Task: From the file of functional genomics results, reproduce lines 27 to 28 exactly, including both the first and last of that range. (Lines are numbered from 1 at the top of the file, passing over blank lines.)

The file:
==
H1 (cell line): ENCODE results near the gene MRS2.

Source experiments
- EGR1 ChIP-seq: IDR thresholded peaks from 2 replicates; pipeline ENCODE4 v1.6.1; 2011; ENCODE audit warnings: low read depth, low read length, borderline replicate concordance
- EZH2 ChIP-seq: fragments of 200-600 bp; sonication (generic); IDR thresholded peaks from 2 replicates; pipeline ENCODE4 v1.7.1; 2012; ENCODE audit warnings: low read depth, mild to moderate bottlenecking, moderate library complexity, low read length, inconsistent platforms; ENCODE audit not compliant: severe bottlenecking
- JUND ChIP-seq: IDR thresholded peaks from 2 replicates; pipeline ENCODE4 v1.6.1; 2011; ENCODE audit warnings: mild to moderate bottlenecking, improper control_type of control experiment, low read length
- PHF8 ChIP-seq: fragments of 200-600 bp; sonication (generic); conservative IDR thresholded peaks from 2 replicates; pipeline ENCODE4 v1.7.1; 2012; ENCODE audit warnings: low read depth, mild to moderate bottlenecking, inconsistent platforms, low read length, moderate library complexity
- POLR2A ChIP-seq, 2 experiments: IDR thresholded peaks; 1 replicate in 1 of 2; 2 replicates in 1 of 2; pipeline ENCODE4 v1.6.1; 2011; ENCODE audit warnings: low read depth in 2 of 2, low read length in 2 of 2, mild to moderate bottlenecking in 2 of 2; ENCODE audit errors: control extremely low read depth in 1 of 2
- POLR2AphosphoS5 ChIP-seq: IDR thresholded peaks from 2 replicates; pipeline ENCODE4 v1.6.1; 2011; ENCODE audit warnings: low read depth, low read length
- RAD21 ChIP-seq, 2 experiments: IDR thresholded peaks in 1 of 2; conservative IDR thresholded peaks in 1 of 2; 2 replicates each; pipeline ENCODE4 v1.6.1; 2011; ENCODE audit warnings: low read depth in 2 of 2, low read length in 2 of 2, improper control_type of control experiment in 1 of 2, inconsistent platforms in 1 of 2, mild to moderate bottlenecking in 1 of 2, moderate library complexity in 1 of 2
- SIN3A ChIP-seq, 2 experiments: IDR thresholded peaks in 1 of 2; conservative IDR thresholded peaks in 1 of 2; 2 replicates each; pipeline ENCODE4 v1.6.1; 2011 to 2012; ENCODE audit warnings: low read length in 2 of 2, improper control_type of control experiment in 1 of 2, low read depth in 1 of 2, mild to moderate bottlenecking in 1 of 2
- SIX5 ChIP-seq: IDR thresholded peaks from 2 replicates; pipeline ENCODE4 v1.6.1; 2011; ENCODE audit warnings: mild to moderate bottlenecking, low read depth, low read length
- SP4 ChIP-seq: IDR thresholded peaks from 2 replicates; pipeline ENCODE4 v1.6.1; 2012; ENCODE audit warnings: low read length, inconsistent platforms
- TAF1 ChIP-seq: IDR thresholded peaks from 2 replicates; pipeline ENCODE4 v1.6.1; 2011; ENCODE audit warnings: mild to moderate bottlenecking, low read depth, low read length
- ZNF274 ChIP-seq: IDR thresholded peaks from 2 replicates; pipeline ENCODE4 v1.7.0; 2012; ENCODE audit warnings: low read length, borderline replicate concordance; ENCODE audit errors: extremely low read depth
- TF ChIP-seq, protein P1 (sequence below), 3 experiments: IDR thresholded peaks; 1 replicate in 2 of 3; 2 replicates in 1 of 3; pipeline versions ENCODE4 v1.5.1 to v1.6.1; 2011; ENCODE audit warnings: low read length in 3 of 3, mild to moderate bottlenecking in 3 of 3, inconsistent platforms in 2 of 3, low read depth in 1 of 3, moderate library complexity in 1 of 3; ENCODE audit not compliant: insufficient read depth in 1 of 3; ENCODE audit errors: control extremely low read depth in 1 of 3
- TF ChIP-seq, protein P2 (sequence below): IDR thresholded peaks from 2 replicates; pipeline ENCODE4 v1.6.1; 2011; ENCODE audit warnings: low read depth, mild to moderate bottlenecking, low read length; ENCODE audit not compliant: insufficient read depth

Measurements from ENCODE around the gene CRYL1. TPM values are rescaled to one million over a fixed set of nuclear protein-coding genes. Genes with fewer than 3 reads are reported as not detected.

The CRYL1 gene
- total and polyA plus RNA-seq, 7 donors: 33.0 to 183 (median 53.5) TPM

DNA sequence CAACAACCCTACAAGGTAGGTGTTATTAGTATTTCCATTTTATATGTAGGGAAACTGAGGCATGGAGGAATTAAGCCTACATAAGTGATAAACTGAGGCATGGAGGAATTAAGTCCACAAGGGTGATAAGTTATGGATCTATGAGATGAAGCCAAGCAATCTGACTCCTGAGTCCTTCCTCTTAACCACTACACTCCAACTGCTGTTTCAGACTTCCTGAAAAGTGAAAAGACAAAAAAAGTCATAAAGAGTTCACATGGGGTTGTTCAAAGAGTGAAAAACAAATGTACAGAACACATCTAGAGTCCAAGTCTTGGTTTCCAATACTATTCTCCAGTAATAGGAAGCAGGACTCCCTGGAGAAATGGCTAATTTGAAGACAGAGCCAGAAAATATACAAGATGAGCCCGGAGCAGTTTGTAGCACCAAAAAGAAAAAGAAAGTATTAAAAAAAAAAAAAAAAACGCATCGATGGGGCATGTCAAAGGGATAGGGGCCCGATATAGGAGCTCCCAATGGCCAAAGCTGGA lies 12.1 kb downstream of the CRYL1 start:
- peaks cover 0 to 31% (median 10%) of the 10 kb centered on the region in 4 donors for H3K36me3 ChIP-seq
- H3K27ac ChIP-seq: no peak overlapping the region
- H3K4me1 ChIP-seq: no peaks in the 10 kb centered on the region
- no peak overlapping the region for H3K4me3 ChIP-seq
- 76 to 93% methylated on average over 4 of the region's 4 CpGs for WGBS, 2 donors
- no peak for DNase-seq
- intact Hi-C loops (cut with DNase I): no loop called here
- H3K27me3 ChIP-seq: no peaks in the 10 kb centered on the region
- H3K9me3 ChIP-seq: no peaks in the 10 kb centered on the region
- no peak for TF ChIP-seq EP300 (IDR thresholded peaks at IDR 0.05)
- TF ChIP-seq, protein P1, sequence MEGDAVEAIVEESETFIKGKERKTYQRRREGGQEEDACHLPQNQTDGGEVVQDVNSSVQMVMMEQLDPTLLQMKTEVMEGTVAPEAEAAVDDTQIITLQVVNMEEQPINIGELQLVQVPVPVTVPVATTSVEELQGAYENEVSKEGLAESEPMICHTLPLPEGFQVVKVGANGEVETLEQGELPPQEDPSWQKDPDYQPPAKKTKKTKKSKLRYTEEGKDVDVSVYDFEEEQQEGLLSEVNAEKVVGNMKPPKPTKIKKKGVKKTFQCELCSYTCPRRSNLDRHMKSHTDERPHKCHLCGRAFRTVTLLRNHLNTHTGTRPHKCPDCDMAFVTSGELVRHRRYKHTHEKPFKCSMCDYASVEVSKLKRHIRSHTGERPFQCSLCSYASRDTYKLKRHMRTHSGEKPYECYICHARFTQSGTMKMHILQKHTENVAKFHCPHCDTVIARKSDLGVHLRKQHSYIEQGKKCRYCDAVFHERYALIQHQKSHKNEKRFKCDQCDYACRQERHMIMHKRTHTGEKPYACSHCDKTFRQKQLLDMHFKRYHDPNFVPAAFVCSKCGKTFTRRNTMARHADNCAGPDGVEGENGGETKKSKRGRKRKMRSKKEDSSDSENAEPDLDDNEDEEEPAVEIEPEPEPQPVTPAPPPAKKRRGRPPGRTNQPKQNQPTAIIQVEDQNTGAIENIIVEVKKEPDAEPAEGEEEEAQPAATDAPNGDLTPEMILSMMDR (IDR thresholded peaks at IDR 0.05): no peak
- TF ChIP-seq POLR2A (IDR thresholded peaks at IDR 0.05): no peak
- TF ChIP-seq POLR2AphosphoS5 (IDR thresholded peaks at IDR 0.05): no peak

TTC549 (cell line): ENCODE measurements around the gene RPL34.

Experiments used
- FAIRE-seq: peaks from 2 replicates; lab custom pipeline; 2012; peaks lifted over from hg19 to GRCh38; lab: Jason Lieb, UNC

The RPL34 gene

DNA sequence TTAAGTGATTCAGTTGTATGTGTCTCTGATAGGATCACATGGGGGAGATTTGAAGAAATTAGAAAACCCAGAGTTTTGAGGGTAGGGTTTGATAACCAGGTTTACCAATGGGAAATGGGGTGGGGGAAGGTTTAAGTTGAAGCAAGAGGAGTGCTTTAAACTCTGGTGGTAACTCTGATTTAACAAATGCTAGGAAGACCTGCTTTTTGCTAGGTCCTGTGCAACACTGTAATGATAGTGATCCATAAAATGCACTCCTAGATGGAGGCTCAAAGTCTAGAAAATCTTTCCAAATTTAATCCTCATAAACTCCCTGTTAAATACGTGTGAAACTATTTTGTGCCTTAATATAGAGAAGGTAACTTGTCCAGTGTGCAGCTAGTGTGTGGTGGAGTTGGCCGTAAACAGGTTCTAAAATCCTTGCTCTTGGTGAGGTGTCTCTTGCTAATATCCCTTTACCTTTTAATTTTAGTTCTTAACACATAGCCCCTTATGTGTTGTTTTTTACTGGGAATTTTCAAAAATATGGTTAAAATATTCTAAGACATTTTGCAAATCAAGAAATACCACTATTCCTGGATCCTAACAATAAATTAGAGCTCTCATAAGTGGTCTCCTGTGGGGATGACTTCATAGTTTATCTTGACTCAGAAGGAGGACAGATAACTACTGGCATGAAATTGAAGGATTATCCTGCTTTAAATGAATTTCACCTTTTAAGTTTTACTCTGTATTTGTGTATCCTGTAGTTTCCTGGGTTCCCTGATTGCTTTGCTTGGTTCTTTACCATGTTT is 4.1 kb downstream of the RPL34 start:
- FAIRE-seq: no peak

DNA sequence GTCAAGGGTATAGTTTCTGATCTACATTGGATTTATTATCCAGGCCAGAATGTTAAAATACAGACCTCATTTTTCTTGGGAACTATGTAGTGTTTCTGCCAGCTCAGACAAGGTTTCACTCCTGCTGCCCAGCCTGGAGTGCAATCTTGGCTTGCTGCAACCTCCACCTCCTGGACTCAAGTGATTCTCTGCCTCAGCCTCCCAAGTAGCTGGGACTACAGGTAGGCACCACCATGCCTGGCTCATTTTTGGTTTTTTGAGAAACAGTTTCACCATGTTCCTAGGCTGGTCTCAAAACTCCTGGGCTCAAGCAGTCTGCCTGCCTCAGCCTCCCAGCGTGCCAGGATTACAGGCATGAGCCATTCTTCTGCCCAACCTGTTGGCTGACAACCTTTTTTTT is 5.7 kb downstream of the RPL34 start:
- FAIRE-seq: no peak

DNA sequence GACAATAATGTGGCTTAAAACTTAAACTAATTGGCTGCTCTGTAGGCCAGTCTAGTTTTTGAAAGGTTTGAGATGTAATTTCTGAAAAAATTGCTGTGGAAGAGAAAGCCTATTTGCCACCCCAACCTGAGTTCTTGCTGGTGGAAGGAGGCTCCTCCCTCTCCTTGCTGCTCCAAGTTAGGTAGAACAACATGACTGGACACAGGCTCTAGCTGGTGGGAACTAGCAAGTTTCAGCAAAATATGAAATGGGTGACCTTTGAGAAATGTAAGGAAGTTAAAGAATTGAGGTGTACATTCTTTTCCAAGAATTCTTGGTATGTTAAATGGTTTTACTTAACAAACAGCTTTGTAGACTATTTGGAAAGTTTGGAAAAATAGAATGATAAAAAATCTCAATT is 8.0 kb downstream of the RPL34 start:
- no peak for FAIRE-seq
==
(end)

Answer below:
- intact Hi-C loops (cut with DNase I): no loop called here
- H3K27me3 ChIP-seq: no peaks in the 10 kb centered on the region